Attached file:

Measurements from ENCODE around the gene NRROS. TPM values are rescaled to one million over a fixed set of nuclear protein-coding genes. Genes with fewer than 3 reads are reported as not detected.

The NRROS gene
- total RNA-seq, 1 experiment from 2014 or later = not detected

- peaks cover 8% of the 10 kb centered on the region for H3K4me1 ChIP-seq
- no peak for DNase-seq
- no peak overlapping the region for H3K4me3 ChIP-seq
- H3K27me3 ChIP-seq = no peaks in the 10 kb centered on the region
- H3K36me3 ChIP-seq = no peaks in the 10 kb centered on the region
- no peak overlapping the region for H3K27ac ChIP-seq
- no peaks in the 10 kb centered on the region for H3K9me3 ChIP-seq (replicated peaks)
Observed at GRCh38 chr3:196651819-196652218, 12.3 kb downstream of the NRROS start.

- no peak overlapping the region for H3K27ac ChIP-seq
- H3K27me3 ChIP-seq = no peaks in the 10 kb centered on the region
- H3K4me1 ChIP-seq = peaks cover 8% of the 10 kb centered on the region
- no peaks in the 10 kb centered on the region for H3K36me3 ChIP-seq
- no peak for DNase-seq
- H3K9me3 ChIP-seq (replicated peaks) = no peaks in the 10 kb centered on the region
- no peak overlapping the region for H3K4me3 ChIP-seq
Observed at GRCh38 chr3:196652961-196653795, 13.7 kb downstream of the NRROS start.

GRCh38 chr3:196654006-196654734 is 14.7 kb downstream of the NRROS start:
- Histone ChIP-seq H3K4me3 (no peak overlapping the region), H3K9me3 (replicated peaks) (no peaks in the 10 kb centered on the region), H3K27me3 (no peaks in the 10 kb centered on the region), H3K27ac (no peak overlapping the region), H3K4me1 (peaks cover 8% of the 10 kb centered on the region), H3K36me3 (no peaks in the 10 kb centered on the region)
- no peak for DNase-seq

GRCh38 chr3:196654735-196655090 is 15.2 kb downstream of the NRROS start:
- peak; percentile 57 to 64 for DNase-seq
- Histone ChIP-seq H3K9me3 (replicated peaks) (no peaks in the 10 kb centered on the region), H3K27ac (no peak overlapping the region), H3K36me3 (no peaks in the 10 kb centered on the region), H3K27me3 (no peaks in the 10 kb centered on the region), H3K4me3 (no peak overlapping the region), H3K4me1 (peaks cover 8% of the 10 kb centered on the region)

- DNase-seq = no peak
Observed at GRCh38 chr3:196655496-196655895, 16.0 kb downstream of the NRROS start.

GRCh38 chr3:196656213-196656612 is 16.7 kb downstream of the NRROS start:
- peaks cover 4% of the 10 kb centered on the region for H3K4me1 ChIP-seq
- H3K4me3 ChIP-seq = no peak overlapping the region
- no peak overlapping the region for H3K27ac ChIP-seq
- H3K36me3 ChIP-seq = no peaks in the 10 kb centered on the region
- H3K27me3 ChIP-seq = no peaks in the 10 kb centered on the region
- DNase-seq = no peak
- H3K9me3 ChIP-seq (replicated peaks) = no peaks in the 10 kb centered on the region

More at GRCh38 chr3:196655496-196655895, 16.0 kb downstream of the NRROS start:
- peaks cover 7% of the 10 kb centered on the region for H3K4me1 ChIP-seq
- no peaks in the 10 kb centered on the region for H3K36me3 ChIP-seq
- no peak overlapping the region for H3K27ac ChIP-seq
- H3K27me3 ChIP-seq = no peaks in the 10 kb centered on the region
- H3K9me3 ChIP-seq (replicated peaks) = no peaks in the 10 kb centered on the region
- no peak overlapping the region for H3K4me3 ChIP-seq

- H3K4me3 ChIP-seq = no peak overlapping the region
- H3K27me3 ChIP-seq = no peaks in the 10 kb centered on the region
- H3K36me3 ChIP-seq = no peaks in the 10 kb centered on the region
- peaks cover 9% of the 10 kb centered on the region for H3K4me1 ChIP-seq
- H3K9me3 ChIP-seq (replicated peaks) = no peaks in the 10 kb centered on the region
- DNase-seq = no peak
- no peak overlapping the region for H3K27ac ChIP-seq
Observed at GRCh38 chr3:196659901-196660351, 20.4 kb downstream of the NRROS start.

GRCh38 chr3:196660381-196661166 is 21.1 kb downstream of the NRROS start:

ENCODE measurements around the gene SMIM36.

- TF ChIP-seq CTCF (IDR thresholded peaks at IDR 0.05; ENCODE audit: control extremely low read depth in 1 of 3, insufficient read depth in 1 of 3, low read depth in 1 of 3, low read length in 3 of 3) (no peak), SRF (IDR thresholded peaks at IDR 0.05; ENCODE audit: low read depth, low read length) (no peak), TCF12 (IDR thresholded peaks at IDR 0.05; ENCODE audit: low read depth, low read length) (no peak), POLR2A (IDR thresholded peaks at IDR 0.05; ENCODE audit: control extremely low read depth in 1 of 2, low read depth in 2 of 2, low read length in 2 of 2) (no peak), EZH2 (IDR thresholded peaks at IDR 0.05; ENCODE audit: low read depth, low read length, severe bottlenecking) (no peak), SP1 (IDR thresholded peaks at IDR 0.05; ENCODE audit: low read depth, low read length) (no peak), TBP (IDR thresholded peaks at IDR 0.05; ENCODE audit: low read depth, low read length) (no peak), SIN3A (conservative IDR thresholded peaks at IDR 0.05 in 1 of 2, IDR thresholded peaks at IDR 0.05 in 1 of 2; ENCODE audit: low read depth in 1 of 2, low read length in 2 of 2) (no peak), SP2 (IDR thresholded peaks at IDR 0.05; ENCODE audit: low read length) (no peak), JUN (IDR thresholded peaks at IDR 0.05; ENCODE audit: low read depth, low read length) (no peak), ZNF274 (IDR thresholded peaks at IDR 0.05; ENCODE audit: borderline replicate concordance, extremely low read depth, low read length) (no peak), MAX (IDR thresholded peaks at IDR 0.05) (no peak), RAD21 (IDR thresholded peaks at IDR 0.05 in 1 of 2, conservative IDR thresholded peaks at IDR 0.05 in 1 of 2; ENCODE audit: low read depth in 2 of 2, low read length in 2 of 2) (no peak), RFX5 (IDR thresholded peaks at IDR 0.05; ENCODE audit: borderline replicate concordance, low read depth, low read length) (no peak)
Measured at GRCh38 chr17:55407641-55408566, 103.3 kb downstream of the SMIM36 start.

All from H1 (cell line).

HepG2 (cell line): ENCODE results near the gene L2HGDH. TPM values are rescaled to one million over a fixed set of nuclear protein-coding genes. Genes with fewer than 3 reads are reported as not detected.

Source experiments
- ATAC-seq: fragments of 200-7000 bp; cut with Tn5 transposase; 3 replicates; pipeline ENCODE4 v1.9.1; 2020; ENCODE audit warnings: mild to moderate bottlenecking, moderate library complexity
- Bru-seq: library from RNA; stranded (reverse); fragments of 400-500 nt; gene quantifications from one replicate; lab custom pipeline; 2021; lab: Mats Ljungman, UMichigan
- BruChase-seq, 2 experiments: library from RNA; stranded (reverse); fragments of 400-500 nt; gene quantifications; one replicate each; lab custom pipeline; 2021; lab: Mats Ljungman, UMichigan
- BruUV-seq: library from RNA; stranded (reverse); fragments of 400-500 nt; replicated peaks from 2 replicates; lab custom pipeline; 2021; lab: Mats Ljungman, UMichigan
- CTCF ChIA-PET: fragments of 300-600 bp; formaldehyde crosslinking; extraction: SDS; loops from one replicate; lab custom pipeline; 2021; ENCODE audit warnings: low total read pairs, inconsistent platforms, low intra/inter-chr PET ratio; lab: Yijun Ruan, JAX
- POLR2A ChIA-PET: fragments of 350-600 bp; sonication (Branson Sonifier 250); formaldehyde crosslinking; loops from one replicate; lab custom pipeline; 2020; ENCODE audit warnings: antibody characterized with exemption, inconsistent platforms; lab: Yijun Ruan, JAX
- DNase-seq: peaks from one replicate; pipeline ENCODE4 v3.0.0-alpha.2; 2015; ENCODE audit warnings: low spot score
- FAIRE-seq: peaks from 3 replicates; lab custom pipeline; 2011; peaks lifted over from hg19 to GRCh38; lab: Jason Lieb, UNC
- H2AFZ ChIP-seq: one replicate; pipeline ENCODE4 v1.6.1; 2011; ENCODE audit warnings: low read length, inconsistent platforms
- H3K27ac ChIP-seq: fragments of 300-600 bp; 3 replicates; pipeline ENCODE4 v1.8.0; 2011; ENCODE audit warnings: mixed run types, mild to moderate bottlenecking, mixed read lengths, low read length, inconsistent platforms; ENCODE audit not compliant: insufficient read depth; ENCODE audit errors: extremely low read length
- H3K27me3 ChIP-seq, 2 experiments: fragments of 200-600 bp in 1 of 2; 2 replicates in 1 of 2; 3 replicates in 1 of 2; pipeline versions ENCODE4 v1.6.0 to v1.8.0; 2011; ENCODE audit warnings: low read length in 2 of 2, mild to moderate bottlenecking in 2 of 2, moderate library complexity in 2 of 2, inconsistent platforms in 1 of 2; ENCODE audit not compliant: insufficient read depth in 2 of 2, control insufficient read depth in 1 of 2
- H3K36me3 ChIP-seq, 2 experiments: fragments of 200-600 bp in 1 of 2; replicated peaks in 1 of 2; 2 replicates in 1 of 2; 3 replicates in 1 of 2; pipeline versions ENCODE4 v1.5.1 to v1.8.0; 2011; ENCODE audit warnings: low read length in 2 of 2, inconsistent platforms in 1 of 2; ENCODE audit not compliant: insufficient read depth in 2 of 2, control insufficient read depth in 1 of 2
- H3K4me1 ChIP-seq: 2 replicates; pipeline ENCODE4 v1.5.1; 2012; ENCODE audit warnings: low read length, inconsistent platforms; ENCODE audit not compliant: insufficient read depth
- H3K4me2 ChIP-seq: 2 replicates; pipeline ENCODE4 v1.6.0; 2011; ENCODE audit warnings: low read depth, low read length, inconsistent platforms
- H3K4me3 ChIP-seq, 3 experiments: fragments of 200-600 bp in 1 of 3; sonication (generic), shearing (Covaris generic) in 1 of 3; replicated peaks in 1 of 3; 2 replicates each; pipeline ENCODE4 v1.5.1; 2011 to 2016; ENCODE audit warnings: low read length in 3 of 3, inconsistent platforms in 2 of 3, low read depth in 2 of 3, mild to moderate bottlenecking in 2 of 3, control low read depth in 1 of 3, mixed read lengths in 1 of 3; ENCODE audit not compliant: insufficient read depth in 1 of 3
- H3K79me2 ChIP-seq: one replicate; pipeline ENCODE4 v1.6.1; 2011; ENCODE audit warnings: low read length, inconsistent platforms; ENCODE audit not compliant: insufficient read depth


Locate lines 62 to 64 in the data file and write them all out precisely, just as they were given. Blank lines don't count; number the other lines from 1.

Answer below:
- CTCF ChIA-PET: fragments of 300-600 bp; formaldehyde crosslinking; extraction: SDS; loops from one replicate; lab custom pipeline; 2021; ENCODE audit warnings: low total read pairs, inconsistent platforms, low intra/inter-chr PET ratio; lab: Yijun Ruan, JAX
- POLR2A ChIA-PET: fragments of 350-600 bp; sonication (Branson Sonifier 250); formaldehyde crosslinking; loops from one replicate; lab custom pipeline; 2020; ENCODE audit warnings: antibody characterized with exemption, inconsistent platforms; lab: Yijun Ruan, JAX
- DNase-seq: peaks from one replicate; pipeline ENCODE4 v3.0.0-alpha.2; 2015; ENCODE audit warnings: low spot score